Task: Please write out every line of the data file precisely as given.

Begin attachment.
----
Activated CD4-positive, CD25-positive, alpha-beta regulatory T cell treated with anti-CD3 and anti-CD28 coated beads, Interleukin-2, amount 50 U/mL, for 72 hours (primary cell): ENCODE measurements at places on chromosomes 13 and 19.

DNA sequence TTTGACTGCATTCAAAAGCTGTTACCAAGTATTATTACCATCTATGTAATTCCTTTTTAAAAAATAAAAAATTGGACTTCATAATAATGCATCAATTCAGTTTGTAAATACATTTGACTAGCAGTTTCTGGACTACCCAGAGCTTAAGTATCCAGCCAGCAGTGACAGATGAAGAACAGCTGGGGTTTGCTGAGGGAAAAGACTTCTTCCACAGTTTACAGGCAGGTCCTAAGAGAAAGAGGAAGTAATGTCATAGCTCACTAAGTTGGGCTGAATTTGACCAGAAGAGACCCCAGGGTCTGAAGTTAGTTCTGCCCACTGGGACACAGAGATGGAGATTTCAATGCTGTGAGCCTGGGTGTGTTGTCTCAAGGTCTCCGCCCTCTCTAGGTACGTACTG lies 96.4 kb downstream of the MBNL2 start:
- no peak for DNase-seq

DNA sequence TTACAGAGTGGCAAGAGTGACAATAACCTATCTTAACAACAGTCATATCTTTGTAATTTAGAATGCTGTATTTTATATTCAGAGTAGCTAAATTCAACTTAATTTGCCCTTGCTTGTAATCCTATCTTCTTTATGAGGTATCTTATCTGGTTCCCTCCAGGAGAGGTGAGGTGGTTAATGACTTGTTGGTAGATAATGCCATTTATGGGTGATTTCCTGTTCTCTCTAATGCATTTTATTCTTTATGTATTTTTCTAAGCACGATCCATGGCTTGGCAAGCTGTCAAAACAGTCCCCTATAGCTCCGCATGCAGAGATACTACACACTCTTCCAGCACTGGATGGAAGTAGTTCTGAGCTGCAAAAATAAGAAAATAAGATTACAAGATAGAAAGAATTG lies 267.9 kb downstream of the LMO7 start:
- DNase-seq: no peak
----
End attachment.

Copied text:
Activated CD4-positive, CD25-positive, alpha-beta regulatory T cell treated with anti-CD3 and anti-CD28 coated beads, Interleukin-2, amount 50 U/mL, for 72 hours (primary cell): ENCODE measurements at places on chromosomes 13 and 19.

DNA sequence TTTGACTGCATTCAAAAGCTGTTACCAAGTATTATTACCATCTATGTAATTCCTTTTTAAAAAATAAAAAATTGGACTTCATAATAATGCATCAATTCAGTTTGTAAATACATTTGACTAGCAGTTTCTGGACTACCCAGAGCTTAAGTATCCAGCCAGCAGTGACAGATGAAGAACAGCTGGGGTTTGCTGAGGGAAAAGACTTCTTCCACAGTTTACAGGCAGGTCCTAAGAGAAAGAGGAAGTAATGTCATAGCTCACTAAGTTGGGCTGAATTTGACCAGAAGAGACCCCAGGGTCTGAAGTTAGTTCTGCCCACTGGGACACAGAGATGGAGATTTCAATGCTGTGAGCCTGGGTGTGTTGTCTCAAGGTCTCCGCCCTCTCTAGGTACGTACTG lies 96.4 kb downstream of the MBNL2 start:
- no peak for DNase-seq

DNA sequence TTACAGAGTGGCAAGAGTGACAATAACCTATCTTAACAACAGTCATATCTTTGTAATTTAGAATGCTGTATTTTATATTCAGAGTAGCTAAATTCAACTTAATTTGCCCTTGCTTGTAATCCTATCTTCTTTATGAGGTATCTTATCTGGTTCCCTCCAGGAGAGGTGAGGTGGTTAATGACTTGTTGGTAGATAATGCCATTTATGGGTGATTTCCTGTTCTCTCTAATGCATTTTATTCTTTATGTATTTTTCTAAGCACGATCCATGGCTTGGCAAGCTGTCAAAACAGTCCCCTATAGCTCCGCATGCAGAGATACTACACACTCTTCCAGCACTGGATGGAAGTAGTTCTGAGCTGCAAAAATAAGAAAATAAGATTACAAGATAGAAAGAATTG lies 267.9 kb downstream of the LMO7 start:
- DNase-seq: no peak